It’s Traditional

No Jason tonight. I headed out and got a good 10 miles in before heading to Bike Tek, to meet up with the team mackers. The crowd was barely 10 strong, but that was more than enough to hall ass.

An hour of daylight was all we had. To the bridge and back.

Once again we went from 0 to 30 in a half second. Robo finally shaved his legs and is now cutting through the wind like a golf ball. He would not slow down. This only gets others excited. Jeff, Gary, Mike, Mark were all taking turns. I jumped in the rotation here and there.

It seems like I say this every ride, but this one had to be the fastest or at least the shortest+fastest.

Not to let Robo off too quickly… It is now September and the season is winding down, and he decides to shave? Don’t get me wrong, I think it is great. Men love to shave their legs, and answer the questions from on-lookers.

Why do we shave our legs? Because they are smooth and sexy? We like the feeling of cold bed sheets? We are worried about road rash? Because of the aero dynamic advantage?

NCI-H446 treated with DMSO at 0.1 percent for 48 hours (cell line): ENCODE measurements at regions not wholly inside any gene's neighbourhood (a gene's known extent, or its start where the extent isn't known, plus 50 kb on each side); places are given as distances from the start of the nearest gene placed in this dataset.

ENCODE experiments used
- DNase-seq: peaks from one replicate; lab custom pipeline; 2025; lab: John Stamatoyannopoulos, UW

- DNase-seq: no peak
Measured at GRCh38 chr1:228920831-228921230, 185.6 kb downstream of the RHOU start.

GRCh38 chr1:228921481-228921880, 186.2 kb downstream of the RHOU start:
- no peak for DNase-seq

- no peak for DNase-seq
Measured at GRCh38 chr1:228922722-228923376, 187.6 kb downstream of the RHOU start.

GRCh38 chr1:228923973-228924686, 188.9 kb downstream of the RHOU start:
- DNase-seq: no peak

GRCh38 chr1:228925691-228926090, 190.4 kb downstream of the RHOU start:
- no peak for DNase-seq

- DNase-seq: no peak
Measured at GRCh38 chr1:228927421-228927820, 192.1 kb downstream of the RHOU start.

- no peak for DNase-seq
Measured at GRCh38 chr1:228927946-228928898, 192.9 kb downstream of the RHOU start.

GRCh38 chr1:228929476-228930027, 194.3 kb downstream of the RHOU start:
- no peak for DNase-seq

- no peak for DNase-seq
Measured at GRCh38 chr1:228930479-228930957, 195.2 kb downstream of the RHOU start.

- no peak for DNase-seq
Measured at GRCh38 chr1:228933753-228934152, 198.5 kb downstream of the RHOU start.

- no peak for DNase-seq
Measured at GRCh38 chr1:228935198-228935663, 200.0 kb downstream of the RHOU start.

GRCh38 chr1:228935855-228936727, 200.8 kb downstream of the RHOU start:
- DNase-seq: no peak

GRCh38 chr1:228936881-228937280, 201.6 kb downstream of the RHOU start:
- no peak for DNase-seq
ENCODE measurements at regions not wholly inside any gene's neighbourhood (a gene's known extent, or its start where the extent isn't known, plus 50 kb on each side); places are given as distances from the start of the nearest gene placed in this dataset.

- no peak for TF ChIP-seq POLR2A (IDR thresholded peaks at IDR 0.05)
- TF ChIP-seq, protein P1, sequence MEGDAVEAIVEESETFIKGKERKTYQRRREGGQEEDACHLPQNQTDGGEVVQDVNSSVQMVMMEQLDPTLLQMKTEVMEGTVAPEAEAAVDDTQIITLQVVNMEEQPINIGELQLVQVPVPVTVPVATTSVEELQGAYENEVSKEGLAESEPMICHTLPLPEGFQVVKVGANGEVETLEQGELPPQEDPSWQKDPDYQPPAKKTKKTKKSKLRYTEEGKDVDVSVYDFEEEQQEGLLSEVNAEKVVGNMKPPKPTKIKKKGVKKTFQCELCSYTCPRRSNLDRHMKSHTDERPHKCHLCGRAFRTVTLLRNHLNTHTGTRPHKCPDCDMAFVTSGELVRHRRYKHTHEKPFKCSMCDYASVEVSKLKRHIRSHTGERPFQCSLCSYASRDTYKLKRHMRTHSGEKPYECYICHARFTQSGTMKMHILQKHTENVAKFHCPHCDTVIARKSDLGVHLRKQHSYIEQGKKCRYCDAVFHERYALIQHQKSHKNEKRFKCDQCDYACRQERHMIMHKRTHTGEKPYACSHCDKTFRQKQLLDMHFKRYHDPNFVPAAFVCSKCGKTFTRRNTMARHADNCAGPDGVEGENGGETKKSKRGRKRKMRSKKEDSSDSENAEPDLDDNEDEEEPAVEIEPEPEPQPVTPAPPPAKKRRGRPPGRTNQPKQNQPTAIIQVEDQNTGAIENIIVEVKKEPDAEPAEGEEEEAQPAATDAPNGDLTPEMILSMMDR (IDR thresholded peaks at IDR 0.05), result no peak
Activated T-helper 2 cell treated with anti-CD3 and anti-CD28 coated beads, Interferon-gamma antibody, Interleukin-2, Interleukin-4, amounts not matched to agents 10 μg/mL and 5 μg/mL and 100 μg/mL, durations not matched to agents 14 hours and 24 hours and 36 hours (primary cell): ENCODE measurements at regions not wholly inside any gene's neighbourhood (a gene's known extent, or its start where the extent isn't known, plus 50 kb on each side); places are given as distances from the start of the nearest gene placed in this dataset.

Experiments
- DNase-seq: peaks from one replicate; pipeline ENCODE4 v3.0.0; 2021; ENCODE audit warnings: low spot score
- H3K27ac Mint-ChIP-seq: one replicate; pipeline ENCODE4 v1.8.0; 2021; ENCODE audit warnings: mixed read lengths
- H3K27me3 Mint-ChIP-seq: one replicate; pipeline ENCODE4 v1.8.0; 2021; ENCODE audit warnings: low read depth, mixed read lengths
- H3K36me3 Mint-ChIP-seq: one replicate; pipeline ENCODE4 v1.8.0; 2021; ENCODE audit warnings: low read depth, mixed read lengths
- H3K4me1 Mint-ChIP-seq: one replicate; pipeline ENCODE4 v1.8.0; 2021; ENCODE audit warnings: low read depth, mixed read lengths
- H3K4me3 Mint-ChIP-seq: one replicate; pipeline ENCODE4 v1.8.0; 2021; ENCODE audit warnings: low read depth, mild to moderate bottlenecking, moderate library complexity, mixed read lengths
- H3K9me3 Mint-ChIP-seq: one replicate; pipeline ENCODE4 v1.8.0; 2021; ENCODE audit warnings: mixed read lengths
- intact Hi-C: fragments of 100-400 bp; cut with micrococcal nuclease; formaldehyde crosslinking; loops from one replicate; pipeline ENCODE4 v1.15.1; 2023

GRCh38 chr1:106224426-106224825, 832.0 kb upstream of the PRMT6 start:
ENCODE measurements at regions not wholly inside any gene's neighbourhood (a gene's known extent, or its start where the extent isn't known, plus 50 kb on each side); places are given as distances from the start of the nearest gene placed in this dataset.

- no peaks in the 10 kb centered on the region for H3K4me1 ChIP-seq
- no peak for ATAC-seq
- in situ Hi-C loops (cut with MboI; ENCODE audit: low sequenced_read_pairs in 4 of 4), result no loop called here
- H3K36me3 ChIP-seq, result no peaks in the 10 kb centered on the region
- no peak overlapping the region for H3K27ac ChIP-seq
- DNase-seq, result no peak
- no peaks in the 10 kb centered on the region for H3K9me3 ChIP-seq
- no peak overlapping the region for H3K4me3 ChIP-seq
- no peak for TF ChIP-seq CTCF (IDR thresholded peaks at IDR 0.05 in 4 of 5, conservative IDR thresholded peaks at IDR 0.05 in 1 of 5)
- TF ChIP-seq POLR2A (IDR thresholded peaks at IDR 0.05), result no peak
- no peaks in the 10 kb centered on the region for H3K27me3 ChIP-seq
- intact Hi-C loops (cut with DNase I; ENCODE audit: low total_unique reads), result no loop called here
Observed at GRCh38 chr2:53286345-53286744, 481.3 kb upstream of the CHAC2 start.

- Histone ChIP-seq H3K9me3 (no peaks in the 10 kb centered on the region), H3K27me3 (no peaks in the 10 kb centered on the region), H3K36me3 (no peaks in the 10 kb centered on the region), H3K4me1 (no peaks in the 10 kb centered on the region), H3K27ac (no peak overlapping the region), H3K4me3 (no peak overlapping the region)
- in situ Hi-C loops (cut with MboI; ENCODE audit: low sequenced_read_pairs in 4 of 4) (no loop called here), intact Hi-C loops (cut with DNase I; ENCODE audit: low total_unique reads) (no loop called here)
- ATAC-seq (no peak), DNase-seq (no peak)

The reason I like best:

If someone asks me, “Why do you shave your legs?” I answer simply, “It’s traditional.” That is the only answer I need. No one questions it or doubts my word. After all, if something is traditional, who am I to break with tradition?

Professional racing cyclists have been shaving their legs for at least 100 years, that’s probably longer than ladies have been shaving their legs. So the practice definitely qualifies as a tradition.

Think of it like the running of the bulls in Pamplona, Spain; when someone asks, “Why would you run down the street in front of a herd of stampeding bulls?”

“It’s traditional.”

“Oh well, that explains it. No further explanation needed.”

Or, “Why are you taking that dead pine tree into your house at Christmas.”

“It’s traditional.”

You see how it works; it doesn’t matter how bizarre or irrational the act, just say, “It’s traditional,” and it is immediately accepted.

It is so easy. No more excuses, no more lies about road rash or guilt feelings over vanity. The answer is, “It’s traditional.”

No further explanation is needed.

Dave Moulton

What do you think about tradition?